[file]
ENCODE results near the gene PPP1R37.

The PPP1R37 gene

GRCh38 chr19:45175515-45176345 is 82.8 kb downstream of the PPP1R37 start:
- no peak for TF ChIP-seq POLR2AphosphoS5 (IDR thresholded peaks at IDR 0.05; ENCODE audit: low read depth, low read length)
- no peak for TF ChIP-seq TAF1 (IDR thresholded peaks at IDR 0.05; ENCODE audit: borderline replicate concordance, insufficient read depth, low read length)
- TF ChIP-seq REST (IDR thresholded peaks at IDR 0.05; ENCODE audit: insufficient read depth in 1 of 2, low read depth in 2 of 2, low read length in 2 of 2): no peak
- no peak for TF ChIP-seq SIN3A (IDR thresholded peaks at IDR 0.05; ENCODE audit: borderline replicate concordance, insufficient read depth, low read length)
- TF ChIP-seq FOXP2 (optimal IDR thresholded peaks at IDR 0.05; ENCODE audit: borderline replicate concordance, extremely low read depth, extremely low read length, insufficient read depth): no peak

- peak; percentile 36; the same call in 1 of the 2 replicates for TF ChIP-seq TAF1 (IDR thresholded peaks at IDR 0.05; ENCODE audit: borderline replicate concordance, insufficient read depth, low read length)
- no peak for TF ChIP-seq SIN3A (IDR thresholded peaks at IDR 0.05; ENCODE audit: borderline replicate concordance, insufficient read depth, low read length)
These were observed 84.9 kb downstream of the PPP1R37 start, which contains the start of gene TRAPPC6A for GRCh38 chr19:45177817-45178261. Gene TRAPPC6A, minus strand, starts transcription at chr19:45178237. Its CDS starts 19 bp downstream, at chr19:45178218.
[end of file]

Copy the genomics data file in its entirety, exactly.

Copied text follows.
ENCODE results near the gene PPP1R37.

The PPP1R37 gene

GRCh38 chr19:45175515-45176345 is 82.8 kb downstream of the PPP1R37 start:
- no peak for TF ChIP-seq POLR2AphosphoS5 (IDR thresholded peaks at IDR 0.05; ENCODE audit: low read depth, low read length)
- no peak for TF ChIP-seq TAF1 (IDR thresholded peaks at IDR 0.05; ENCODE audit: borderline replicate concordance, insufficient read depth, low read length)
- TF ChIP-seq REST (IDR thresholded peaks at IDR 0.05; ENCODE audit: insufficient read depth in 1 of 2, low read depth in 2 of 2, low read length in 2 of 2): no peak
- no peak for TF ChIP-seq SIN3A (IDR thresholded peaks at IDR 0.05; ENCODE audit: borderline replicate concordance, insufficient read depth, low read length)
- TF ChIP-seq FOXP2 (optimal IDR thresholded peaks at IDR 0.05; ENCODE audit: borderline replicate concordance, extremely low read depth, extremely low read length, insufficient read depth): no peak

- peak; percentile 36; the same call in 1 of the 2 replicates for TF ChIP-seq TAF1 (IDR thresholded peaks at IDR 0.05; ENCODE audit: borderline replicate concordance, insufficient read depth, low read length)
- no peak for TF ChIP-seq SIN3A (IDR thresholded peaks at IDR 0.05; ENCODE audit: borderline replicate concordance, insufficient read depth, low read length)
These were observed 84.9 kb downstream of the PPP1R37 start, which contains the start of gene TRAPPC6A for GRCh38 chr19:45177817-45178261. Gene TRAPPC6A, minus strand, starts transcription at chr19:45178237. Its CDS starts 19 bp downstream, at chr19:45178218.